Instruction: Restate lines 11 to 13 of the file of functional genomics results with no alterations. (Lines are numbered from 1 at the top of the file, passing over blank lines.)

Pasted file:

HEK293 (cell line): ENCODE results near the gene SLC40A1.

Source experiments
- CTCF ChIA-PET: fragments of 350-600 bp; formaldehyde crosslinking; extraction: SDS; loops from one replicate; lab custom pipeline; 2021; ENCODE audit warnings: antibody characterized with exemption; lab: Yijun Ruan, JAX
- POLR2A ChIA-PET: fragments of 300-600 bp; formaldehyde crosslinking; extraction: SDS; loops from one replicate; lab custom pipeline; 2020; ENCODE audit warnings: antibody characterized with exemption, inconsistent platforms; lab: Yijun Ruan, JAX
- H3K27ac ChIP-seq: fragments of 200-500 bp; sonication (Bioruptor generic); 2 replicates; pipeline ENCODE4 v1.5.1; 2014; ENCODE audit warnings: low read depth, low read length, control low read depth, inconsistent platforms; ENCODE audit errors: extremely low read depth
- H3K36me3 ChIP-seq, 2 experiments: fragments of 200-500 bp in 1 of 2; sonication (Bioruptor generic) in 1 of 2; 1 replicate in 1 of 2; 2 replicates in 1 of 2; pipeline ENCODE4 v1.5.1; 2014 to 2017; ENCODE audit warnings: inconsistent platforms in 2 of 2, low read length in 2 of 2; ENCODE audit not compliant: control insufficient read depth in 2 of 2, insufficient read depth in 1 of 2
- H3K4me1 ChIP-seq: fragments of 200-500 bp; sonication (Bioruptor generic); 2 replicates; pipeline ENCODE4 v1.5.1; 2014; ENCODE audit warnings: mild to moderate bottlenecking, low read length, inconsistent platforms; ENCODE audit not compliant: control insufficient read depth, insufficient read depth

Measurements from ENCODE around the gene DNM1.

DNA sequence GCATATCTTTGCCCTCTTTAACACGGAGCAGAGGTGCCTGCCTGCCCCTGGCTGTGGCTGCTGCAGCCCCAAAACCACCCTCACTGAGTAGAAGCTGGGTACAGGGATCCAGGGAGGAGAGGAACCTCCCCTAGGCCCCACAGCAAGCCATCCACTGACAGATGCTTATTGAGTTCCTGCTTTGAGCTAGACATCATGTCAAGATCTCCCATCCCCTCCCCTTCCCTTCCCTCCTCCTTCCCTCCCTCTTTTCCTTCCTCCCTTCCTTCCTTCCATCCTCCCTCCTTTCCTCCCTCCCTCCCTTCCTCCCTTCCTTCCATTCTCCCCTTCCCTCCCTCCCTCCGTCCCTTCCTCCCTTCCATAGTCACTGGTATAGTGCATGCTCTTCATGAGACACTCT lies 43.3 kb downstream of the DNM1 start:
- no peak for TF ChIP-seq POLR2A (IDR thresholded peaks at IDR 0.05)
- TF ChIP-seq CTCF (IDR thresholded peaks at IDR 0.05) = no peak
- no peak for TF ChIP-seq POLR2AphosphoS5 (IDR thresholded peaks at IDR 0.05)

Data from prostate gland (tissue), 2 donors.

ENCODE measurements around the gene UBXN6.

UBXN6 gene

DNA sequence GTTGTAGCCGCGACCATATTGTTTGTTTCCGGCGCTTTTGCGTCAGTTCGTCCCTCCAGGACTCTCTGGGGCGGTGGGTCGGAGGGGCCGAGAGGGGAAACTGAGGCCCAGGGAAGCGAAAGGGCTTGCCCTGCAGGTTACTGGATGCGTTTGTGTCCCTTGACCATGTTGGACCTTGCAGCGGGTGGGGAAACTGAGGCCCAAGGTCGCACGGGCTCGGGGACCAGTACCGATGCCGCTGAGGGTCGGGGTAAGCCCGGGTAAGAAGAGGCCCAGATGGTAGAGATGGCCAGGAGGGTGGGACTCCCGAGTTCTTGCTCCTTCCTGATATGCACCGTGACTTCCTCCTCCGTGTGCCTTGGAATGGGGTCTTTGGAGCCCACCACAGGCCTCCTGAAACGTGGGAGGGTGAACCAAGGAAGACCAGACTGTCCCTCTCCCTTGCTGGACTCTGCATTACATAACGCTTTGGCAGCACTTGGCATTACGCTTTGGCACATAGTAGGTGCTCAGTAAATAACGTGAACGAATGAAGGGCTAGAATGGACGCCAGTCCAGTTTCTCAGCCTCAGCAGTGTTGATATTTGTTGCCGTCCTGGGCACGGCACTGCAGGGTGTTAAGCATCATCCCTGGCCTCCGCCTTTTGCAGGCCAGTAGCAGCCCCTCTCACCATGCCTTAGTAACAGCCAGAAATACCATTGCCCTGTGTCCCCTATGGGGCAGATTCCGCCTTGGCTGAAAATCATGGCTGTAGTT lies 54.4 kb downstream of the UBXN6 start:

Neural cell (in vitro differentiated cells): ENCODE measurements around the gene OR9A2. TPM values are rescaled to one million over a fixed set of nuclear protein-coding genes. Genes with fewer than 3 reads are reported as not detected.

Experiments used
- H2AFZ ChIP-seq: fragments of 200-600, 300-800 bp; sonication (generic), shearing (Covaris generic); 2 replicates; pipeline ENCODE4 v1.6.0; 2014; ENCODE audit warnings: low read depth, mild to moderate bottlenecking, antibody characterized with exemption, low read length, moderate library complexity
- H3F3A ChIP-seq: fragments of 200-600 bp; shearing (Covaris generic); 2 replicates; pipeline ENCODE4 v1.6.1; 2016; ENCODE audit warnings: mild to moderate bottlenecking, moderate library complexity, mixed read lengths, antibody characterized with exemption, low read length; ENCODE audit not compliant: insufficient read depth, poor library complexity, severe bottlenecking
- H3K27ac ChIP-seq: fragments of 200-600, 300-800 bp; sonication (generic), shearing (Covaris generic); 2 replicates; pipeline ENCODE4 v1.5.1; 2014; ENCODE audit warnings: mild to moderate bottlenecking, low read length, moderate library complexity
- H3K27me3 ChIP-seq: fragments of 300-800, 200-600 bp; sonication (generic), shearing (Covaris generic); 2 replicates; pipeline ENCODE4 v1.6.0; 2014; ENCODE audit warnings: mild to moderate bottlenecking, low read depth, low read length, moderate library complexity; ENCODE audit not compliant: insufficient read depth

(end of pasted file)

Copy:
- TF ChIP-seq CTCF (IDR thresholded peaks at IDR 0.05) = no peak
- no peak for TF ChIP-seq POLR2AphosphoS5 (IDR thresholded peaks at IDR 0.05)

Data from prostate gland (tissue), 2 donors.